I also recognized the sacredness of God’s holy 7th day Sabbath. However, there is a rapidly growing number of Adventists today who see nothing wrong with going to the local Friday night football game, or eating out in a restaurant on Sabbath afternoon. If today’s Adventist church continues in this vein, they will be treating God’s Holy Day like other faiths treat their Sunday.

Also, no one in my earlier years with the church, would be baptized while working on Sabbath. Today, I have witnessed first hand this very thing taking place. This is doing a terrible dis-service to the baptismal candidate, leading him/her to believe that Sabbath observance isn’t really all that important.

When I came into the church, the church related functions never served meat, or alcoholic beverages, or many other things for which we have strong counsel in both the Bible and the Spirit of Prophecy. Some today consider this out-of-date, or legalistic. But I want to thank my church for teaching me these powerful

Biblical principles as a babe in the faith in those early years, and how my body is the Temple of God and that it’s important how I treat it.

It may seem quite old-fashioned and out of touch today, but I’m glad my church taught me reverence and respect when in the house of God. There were a couple of dear people in one of my churches who would come quietly into the Sanctuary on Sabbath morning and kneel in the pew for a time of prayerful devotion. That was precious and inspiring to me. I’ve had some tell me that it was simply cultural and all that has now changed. I wonder what would happen if we would all come quietly into the sanctuary and kneel down in the presence of our precious Lord?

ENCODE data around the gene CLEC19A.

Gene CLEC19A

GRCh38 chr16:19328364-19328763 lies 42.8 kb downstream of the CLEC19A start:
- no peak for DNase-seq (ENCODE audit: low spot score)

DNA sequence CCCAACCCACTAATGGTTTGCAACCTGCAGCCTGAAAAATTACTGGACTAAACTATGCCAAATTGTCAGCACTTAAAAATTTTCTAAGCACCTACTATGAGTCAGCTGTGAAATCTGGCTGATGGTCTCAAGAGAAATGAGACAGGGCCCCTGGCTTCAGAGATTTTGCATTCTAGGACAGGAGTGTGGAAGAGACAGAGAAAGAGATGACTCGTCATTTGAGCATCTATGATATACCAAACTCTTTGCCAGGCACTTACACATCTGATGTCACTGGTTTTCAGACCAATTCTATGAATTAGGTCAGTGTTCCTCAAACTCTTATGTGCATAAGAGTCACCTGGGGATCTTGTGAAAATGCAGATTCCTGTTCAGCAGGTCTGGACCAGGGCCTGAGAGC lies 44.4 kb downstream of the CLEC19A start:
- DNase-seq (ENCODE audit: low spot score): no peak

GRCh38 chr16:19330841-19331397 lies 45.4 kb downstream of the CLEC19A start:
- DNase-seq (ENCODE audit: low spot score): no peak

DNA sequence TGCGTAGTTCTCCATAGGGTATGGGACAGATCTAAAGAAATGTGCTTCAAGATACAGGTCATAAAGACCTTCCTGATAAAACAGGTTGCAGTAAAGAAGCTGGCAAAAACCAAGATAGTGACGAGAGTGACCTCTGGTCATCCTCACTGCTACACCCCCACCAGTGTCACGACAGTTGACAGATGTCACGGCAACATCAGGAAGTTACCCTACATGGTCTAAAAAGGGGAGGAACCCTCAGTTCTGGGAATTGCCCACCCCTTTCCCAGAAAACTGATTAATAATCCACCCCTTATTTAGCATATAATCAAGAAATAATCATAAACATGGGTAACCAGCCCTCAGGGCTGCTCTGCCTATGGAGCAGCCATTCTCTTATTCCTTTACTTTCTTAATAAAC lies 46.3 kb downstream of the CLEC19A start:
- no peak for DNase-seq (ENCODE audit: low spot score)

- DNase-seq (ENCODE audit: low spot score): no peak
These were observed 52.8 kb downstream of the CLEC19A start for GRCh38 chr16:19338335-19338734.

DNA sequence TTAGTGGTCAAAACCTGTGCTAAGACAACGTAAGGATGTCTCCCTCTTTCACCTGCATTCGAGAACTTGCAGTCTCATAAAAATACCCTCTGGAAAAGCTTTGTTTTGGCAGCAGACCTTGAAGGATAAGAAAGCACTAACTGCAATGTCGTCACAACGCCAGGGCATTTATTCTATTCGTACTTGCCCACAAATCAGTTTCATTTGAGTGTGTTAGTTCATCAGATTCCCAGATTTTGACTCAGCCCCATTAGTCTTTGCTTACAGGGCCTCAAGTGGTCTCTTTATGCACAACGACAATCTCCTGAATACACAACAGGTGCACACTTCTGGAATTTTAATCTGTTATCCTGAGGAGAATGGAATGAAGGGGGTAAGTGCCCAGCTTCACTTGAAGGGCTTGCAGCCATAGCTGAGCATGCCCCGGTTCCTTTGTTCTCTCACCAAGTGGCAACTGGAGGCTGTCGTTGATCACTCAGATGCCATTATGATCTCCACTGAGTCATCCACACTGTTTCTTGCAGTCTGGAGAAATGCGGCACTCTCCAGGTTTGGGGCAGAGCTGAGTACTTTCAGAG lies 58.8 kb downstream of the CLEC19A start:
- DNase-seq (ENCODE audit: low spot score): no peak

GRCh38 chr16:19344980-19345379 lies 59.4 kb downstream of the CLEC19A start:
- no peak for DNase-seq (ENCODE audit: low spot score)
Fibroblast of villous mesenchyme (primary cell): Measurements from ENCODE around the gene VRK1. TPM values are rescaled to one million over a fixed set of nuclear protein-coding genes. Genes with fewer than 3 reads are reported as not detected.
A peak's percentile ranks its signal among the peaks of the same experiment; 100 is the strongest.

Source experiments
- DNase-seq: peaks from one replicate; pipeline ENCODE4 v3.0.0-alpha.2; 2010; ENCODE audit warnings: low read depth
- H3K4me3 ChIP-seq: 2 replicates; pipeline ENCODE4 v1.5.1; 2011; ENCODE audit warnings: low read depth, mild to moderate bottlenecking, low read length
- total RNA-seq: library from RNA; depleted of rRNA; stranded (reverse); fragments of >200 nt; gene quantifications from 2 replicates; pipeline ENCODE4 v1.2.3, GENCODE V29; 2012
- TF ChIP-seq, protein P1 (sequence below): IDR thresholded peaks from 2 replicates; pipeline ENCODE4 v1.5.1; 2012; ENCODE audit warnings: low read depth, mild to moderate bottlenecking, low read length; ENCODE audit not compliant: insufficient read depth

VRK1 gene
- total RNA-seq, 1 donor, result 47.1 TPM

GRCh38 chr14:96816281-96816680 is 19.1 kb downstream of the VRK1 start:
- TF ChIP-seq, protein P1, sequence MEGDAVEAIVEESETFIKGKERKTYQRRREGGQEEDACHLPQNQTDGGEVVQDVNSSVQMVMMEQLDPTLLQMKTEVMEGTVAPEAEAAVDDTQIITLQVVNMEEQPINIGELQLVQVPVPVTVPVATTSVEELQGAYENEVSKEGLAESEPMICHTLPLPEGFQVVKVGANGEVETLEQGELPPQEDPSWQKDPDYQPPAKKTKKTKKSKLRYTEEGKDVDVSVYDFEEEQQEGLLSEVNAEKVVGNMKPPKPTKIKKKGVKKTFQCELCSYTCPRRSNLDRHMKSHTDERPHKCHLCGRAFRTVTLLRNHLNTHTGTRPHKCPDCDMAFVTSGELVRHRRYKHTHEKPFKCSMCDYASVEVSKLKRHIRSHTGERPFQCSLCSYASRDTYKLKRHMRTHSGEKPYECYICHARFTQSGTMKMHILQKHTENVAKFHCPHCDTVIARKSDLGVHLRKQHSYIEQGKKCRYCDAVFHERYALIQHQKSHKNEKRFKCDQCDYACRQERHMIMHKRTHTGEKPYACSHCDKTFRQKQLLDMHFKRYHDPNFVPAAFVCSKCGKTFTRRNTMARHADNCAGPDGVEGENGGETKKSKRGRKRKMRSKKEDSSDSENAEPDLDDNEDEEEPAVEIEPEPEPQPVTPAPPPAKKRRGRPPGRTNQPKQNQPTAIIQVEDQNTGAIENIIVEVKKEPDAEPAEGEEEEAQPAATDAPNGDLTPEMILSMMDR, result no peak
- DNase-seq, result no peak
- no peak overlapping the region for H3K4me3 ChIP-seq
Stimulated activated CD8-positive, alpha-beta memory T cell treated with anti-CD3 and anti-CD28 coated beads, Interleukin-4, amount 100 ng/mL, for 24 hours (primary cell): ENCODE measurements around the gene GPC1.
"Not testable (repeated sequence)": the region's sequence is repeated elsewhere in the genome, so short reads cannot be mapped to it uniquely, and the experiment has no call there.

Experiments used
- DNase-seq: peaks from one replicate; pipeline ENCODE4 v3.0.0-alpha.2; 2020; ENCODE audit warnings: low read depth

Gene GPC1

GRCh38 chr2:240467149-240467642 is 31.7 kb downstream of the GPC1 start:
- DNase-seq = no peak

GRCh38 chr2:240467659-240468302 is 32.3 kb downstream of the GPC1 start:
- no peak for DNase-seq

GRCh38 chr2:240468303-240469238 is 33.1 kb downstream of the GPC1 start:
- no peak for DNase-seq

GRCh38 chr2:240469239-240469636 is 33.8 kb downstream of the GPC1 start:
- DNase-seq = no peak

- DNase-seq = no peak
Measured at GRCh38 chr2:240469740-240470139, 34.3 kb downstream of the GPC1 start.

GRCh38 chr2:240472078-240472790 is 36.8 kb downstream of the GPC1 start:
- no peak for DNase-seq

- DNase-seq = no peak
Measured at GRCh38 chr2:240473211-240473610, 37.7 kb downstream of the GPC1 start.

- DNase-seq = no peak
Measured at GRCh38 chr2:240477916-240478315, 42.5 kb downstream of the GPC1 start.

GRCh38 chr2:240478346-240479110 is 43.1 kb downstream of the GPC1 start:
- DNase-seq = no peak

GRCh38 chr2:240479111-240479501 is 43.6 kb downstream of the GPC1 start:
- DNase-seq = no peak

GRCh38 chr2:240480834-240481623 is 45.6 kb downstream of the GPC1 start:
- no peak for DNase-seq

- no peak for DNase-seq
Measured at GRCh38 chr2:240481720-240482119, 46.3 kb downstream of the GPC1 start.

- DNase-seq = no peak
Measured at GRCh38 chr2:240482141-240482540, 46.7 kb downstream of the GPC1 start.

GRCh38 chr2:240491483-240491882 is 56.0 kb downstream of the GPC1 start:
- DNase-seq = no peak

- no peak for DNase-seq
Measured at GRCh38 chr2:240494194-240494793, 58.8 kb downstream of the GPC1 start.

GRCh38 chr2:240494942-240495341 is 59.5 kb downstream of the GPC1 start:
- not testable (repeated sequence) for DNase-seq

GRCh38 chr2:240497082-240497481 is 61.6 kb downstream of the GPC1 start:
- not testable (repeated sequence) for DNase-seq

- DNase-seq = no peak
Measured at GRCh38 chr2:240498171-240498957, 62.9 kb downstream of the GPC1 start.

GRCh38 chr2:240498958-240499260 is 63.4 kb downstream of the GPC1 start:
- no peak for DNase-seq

I have to admit that I fail many times in this respect, but I’m glad that I have been encouraged by my church not to talk out loud in the church, or to applaud.

Now this is not to say that we are to come in with sad faces and sorrowful demeanor. Not at all. There is to be pleasantries, joyful expressions and smiles, representative of a people full of happiness and joy. My clothes were to be the very best when I come into the presence of the Spirit of God. Jeans and T-shirts would not be appropriate when I know that I can dress more appropriately.

These practices remind me that the Sanctuary is special – It is the HOUSE of God.

I have come to church to worship, not to be entertained. Visiting with friends was done in the foyer, though quietly then, or in the fellowship hall. My life has been richer because of the distinctiveness that I have learned between Worship and fellowship. I think of that beautiful Fanny Crosby hymn “Be silent; Tread softly, the Master is here”. Fanny Crosby was born in 1920, just 7yrs before the birth of Sr. White. And she died in 1927, the very yr. of Mrs. White’s death. Thankfully that hymn is still in our hymnal. #479. (Read the words from the hymnal)

When I joined this wonderful movement I realized that SDAs have the “Truth”. Many today who are not solidly grounded in that Truth find this concept to be offensive. I’ve heard it said…. “Who are we to say we are the Remnant”?

I found and believed in our prophetic identity. I believed that our church held and preached “Present Truth”. I believed that I had been chosen to do my part